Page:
While on the subject of Supermarkets...it reminds me of something I concluded while reading Michael Pollan's book, Omnivore’s Dilemma. It became evident that supermarket perpetuate a lot of what's wrong in our food system...not eating in season. Yes, there are a lot of things wrong with our food system like corn/soy subsidies, the giant agrichemical corporations, monocultures etc..But supermarkets make us believe that we can have whatever we want whenever we want it. As a result, it fuels a system that requires food traveling long miles so we can have asparagus in the fall and tomatoes in February. We are so accustom to this luxury that we forget that fruits and vegetables are not available all the time. Not only does this occurrence  increase a food's carbon footprint but it pushes local suppliers out of the game because they can't compete on price and year-round availability. Supermarkets don't want to work with a gazallion suppliers so they work with just a few and when those few say you can have tomatoes in February, they say, "Sure!" And the cycles continues. Ideally, it would be great if we could get back to more localized, privately-owned grocers who could manage the seasons and work with more local suppliers. So in addition to becoming a farmer, another career opportunity would be opening a market where farmers could sell their goods year round instead of  just once a week at the farmer's market.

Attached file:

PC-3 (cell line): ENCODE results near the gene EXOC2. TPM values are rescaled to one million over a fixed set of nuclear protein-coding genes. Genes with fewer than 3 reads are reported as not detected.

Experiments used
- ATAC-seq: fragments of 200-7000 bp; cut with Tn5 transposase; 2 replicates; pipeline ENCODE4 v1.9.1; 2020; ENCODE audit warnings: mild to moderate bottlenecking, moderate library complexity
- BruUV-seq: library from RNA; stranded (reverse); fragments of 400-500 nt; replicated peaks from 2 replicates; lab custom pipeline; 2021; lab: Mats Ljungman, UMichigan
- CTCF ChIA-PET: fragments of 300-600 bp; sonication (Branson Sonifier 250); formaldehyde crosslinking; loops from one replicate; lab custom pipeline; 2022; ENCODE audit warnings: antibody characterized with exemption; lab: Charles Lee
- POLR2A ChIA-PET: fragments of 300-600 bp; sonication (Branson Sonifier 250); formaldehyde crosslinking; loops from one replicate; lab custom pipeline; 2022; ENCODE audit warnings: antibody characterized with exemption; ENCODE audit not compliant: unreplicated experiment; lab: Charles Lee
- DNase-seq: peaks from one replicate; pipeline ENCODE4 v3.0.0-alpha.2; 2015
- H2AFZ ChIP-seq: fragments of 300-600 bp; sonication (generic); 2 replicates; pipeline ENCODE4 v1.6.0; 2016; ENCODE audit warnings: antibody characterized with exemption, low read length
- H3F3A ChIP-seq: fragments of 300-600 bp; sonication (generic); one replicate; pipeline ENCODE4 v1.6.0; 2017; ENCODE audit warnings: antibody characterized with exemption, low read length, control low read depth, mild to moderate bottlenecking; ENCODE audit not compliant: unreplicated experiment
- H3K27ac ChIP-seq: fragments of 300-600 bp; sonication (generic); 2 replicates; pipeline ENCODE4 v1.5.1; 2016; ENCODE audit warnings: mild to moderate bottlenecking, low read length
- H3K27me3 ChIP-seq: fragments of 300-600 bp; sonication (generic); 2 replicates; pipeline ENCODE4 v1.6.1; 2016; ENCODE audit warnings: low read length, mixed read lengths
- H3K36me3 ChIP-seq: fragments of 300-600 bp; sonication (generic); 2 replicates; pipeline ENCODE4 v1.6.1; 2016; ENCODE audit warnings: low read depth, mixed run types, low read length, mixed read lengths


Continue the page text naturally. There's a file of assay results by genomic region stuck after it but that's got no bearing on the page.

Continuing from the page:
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When it comes to our country's perception of food, this picture says it all, Price Chooper! A lot of supermarkets are using this approach to attract customers... Save Mart, Save-A-Lot and my personal favorite - Grocery Outlet! Terms like this cheapin food not only in cost but in perception. It creates an imprint so we associate food with finding the best deal versus the best quality. It's not to say, you can't find good deals on food grown sustainably but when you reduce the decision to just price, people forget to think about the story of their food. We should want to know the story of all the things we buy to make sure the materials were sourced consciously and the workers rights are being upheld. But for this discussion, we are talking about food. The stuff we put in our bodies to keep us alive. Come on people! You'll pay over $100 for a pair of Jeans, $50 ever couple months for a haircut, $2.50 for an energy drink, etc... Shouldn't we pay a little bit more for our food to know where it came from?